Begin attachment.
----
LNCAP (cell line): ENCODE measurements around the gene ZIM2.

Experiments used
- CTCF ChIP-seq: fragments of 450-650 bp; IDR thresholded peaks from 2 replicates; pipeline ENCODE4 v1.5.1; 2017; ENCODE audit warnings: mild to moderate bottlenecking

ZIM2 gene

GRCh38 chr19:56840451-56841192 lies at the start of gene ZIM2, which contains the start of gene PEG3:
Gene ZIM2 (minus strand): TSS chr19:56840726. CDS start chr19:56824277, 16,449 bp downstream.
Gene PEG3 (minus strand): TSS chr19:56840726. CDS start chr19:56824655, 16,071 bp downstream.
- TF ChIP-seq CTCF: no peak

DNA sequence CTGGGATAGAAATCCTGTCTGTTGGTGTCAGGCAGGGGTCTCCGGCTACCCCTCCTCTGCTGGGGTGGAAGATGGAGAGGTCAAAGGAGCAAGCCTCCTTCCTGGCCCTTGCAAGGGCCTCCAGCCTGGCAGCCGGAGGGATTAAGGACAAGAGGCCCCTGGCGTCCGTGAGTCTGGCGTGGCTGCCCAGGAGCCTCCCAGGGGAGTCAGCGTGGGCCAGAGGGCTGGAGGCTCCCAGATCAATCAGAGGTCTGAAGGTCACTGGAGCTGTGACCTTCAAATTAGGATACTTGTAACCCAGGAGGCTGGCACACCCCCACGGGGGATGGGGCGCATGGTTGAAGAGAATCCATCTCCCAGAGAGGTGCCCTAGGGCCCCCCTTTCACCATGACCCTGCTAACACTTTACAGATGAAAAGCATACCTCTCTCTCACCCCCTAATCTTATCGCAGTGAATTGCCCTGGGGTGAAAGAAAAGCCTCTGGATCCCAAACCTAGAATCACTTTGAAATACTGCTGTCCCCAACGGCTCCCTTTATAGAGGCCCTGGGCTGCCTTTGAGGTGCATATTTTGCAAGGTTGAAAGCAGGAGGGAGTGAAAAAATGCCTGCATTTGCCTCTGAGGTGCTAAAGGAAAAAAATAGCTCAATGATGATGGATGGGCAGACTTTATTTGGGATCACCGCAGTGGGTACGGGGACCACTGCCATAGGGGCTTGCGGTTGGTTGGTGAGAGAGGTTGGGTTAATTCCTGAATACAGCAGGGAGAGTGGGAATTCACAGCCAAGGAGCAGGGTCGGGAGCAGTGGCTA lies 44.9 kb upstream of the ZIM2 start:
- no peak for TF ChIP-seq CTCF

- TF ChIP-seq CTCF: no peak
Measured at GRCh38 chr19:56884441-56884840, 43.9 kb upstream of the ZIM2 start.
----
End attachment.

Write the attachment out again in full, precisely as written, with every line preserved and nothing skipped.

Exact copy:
LNCAP (cell line): ENCODE measurements around the gene ZIM2.

Experiments used
- CTCF ChIP-seq: fragments of 450-650 bp; IDR thresholded peaks from 2 replicates; pipeline ENCODE4 v1.5.1; 2017; ENCODE audit warnings: mild to moderate bottlenecking

ZIM2 gene

GRCh38 chr19:56840451-56841192 lies at the start of gene ZIM2, which contains the start of gene PEG3:
Gene ZIM2 (minus strand): TSS chr19:56840726. CDS start chr19:56824277, 16,449 bp downstream.
Gene PEG3 (minus strand): TSS chr19:56840726. CDS start chr19:56824655, 16,071 bp downstream.
- TF ChIP-seq CTCF: no peak

DNA sequence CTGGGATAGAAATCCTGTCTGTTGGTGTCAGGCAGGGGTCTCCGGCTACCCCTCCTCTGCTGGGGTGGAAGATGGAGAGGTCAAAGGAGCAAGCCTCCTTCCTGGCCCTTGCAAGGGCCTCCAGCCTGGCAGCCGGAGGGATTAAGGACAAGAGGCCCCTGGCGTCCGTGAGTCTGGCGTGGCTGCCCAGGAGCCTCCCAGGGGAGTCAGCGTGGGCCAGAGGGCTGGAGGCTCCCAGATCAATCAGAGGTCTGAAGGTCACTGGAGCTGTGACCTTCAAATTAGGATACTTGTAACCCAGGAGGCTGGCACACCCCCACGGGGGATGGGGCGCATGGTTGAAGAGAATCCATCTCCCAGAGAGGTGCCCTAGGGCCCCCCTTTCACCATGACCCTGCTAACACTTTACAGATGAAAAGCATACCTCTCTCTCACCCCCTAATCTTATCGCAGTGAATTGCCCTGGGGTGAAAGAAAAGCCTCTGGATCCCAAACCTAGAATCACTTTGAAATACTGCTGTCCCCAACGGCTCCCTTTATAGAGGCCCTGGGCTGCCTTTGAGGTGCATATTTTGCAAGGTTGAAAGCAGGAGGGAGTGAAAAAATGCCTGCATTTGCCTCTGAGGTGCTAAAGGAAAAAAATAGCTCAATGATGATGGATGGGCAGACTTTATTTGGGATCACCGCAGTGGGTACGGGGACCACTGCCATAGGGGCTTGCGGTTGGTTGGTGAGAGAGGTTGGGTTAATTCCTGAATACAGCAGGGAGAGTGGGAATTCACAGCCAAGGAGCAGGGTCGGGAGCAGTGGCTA lies 44.9 kb upstream of the ZIM2 start:
- no peak for TF ChIP-seq CTCF

- TF ChIP-seq CTCF: no peak
Measured at GRCh38 chr19:56884441-56884840, 43.9 kb upstream of the ZIM2 start.